The Court—while noting that the above-referenced concerns over frivolous appeals are “not unreasonable”—emphasized that plaintiffs “are generally motivated to obtain a determination on their merits in their favor as quickly as possible” and are not seeking to unduly delay the process. Id. The Court pointed out that it is not generally in a plaintiff’s interest to frivolously file and then fail to perfect an appeal “inasmuch as the dismissal of the nondiscretionary appeal due to failure to perfect generally would foreclose any subsequent appeal of the same issues.” Id. Further, the Court rejected the argument that plaintiffs should be required to file their new action within six months of the lower court dismissal even if their appeals are still pending (if there is any chance they might not pursue their appeal), noting that this “would be wasteful of the limited time and resources of courts and litigants, inasmuch as the appeal ‘might, and in many cases would, determine the right of the parties in the controversy and prevent further costs and litigation.’” Id. at 330.
Because Malay could be limited to the situation in which an appeal was dismissed by a court for failure to perfect, the question of whether a plaintiff’s voluntary withdrawal of his appeal would similarly be deemed the start of the six months savings period, in order to achieve the same remedial purpose, remained open. On November 5, 2015, that question was answered affirmatively by the First Department in Loreley Financing (Jersey) No. 3, Ltd. v. Morgan Stanley & Co. Inc., when it unanimously reversed a lower court’s dismissal of a later filed action as untimely where that action was filed within a month of the plaintiff’s voluntary withdrawal of its appeal, but more than six months after the original order dismissing the action was entered. Index. No. 651633/14 (1st Dep’t, Nov. 5, 2015). The First Department held that, “[b]y analogy to Malay, the [earlier action] terminated for purposes of CPLR 205(a) when plaintiffs withdrew their appeal”—not when the lower court dismissed the earlier action. Id.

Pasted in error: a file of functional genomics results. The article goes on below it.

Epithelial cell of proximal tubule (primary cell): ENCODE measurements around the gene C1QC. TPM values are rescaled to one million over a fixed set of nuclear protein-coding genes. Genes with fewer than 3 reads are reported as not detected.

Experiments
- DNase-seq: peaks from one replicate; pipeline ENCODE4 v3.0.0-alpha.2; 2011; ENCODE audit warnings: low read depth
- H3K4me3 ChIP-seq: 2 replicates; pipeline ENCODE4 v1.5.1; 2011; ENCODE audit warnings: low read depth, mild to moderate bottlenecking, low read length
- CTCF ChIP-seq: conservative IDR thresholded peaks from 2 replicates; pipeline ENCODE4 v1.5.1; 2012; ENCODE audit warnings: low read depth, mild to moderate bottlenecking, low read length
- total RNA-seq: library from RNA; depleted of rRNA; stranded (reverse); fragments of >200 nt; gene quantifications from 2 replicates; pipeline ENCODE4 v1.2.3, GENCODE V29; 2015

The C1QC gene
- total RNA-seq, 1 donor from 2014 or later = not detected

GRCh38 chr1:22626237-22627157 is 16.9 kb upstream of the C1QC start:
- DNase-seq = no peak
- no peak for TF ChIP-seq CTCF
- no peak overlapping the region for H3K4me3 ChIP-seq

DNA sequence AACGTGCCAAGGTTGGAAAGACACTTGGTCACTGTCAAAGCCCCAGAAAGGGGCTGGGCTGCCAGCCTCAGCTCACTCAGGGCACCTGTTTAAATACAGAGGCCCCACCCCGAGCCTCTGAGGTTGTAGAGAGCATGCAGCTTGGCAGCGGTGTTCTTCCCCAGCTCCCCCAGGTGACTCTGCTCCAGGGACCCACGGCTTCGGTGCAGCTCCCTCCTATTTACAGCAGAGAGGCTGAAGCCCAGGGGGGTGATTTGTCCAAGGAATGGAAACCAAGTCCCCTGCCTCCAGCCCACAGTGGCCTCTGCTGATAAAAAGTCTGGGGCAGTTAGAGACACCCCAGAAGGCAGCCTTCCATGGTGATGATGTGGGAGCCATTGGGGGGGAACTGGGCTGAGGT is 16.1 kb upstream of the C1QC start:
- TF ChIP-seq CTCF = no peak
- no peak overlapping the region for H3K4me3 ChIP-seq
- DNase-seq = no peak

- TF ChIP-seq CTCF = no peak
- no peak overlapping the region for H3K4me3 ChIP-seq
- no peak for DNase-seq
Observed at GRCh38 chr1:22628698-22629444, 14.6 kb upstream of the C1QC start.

One practical import of these decisions is that they should prevent instances where a plaintiff feels compelled to perfect and prosecute an appeal solely because the plaintiff is concerned that it must have its appeal decided on the merits in order to take advantage of the savings statute. In resolving any ambiguity about when the savings period begins where an appeal is voluntarily withdrawn or dismissed for a failure to perfect, these decisions should eliminate an incentive for plaintiffs to make strategic decisions that are wasteful and inefficient. With these two decisions, the courts have reinforced the broad remedial purpose served by CPLR 205(a).
For more information concerning the matters discussed in this publication, please contact the authors, Matthew D. Dunn (212-238-8706, email@example.com) or Alexander G. Malyshev (212-238-8618, firstname.lastname@example.org), or your regular CL&M attorney.
 The Court also reiterated the sharp line drawn between appeals as of right and discretionary review. In the case of the latter, the six-month period is not tolled unless discretionary review is granted by the court. See Malay, 25 N.Y.3d at 328 (summarizing that the court in Lehman Bros. “followed previous decisions of this Court holding that a prior action terminates for purposes of CPLR 205(a) upon the order of the intermediate appellate court when an appeal is taken as of right, or, when discretionary appellate review is granted on the merits, upon the order of the appellate court that granted discretionary review.”) As such review is rare, a practitioner should not bet that CPLR 205(a) would be available.